When I have access to a man’s barrel of sermons, which were written from week to week, as his life lapsed, though I now know him to live cheerfully and bravely enough, still I cannot conceive what interval there was for laughter and smiles in the midst of so much sadness. Almost in proportion to the sincerity and earnestness of the life will be the sadness of the record. When I reflect that twice a week for so many years he pondered and preached such a sermon, I think he must have been a splenetic and melancholy man, and wonder if his food digested well. It seems as if the fruit of virtue was never a careless happiness.
(Journal, 1:239-240)
17 March. Concord, Mass. 1841.

Thoreau writes in his journal:

  The stars go up and down before my only eye. Seasons come round to me alone. I cannot lean so hard on any arm as on a sun beam. So solid men are not to my sincerity as is the shimmer of the fields (Journal, 1:240).
19 March 1841. Concord, Mass.

Thoreau writes in his journal:

  No true and brave person will be content to live on such a footing with his fellow and himself as the laws of every household now require. The house is the very haunt and lair of our vice. I am impatient to withdraw myself from under its roof as an unclean spot. There is no circulation there; it is full of stagnant and mephitic vapors.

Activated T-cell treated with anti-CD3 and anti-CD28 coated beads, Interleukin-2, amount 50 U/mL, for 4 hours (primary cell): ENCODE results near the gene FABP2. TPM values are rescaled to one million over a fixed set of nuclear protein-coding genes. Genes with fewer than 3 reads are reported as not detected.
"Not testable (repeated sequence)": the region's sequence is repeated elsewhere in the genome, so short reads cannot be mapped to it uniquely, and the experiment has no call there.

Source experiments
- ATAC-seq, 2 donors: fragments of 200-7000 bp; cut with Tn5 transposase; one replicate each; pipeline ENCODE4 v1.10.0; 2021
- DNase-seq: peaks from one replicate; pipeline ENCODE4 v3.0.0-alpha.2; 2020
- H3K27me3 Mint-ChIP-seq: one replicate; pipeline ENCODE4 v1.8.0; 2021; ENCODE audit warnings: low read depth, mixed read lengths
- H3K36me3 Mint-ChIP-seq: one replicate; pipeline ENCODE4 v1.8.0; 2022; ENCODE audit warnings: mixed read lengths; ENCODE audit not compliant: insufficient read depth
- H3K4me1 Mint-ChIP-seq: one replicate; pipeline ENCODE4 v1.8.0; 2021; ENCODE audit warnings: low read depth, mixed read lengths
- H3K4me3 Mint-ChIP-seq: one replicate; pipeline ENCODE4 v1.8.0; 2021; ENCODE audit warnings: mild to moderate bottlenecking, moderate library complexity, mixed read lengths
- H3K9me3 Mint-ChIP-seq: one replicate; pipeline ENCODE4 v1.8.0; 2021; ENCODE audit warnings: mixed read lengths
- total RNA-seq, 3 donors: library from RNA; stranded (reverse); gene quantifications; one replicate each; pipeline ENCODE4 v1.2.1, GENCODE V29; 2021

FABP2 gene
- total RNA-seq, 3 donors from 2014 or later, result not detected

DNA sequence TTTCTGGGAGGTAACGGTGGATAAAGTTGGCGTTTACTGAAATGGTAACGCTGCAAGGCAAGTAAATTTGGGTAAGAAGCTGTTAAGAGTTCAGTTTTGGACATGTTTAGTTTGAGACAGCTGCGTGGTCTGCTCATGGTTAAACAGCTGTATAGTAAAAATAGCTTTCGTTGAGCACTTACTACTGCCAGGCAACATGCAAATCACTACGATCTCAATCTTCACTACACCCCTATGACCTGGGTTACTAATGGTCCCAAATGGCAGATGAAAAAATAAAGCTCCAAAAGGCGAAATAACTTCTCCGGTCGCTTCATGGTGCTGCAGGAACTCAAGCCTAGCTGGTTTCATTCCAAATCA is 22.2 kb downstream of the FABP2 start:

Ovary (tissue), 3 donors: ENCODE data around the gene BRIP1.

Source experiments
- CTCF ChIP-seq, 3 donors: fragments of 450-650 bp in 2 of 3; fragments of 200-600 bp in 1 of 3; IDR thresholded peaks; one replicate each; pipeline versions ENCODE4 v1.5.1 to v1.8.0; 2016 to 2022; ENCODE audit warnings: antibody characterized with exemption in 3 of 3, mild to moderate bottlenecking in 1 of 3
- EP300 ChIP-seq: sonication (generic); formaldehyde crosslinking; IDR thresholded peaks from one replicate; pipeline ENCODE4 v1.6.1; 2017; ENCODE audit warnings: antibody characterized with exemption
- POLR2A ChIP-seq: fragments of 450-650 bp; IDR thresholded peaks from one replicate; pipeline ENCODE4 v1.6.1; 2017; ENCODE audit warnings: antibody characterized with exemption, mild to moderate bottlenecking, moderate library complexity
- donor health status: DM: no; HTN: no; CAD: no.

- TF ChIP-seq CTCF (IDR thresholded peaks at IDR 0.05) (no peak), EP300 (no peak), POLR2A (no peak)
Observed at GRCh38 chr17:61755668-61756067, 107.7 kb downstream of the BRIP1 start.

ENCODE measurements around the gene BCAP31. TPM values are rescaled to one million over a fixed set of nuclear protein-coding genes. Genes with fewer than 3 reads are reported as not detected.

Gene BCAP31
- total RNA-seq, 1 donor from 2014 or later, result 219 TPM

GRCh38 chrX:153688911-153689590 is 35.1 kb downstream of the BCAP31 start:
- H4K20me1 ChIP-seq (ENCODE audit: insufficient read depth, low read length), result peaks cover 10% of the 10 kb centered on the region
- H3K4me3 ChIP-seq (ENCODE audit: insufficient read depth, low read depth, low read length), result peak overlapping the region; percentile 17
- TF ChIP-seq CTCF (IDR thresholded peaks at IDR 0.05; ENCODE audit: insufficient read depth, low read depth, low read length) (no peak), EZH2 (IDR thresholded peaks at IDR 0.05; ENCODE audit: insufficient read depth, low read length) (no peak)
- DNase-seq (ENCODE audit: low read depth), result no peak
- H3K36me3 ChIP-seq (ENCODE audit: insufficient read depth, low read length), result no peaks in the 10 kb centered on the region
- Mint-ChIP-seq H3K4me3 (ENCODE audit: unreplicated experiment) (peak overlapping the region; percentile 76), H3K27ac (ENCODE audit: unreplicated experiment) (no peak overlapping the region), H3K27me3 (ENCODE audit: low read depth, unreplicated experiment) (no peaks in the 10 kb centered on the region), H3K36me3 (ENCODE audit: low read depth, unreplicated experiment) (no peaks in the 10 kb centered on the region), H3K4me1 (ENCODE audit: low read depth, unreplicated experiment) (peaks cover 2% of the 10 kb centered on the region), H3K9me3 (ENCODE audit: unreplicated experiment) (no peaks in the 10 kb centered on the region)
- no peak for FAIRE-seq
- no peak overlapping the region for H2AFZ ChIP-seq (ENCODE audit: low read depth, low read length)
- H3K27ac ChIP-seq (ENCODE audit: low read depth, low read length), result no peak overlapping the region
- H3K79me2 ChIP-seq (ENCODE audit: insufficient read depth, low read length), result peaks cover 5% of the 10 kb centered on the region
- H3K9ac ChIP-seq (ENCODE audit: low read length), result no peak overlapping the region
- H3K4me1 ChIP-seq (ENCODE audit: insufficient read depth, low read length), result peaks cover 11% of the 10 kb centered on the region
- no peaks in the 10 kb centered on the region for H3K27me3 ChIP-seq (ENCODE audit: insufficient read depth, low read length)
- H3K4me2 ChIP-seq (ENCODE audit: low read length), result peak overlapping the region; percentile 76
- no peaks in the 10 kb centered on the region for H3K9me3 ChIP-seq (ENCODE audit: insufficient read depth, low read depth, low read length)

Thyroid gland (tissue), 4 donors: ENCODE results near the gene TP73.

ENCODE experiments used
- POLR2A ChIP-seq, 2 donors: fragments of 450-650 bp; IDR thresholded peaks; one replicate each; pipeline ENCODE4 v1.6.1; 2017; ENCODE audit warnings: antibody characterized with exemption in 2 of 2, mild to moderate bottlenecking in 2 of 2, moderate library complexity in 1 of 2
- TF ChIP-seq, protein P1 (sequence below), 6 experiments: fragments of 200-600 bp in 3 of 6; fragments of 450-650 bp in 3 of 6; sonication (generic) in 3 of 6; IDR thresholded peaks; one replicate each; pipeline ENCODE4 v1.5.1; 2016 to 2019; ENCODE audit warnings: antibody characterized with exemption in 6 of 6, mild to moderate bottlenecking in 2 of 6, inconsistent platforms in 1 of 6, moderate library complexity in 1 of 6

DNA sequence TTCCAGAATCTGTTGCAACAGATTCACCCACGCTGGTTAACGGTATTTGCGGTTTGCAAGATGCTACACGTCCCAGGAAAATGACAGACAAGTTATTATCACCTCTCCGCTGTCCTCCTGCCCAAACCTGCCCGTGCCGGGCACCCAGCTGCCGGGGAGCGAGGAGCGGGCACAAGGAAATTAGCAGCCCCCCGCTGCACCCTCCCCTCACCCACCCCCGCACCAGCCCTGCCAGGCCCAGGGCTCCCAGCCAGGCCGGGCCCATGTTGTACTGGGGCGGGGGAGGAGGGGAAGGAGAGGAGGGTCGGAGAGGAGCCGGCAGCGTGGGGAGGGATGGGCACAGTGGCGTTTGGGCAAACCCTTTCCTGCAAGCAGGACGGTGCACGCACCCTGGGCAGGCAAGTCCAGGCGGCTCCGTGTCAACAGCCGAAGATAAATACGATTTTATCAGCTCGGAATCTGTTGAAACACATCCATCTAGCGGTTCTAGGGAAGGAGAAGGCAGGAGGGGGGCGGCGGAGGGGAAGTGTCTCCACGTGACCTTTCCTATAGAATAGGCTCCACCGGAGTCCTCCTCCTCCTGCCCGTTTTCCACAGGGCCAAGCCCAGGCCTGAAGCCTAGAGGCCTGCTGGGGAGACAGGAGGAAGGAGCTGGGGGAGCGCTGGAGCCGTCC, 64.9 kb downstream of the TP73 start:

(Journal, 1:240)

Ralph Waldo Emerson notes in his journal that he sent a copy of his book Essays to “D. H Thoreau” and 47 other people. The inscription reads “Henry D. Thoreau, from his friend, R.W.E. 19 March 1841” (The Journals and Miscellaneous Notebooks of Ralph Waldo Emerson, 7:546; Studies in the American Renaissance 1983, 161).

See 21 March.

20 March 1841. Concord, Mass.

Thoreau writes in his journal:

  Even the wisest and best are apt to use their lives as the occasion to do something else in than to live greatly. But we should bang as fondly over this work as the finishing and embellishment of a poem (Journal, 1:240-241).
21 March 1841. Concord, Mass.

Thoreau writes in his journal:

  To be associated with others by my friend’s generosity when he bestows a gift is an additional favor to be grateful for (Journal, 1:241).
22 March 1841. Concord, Mass.

Thoreau pays the remaining $13.08 he owes his father (The Personality of Thoreau (1901), 28).

27 March 1841. Concord, Mass.

Thoreau writes in his journal: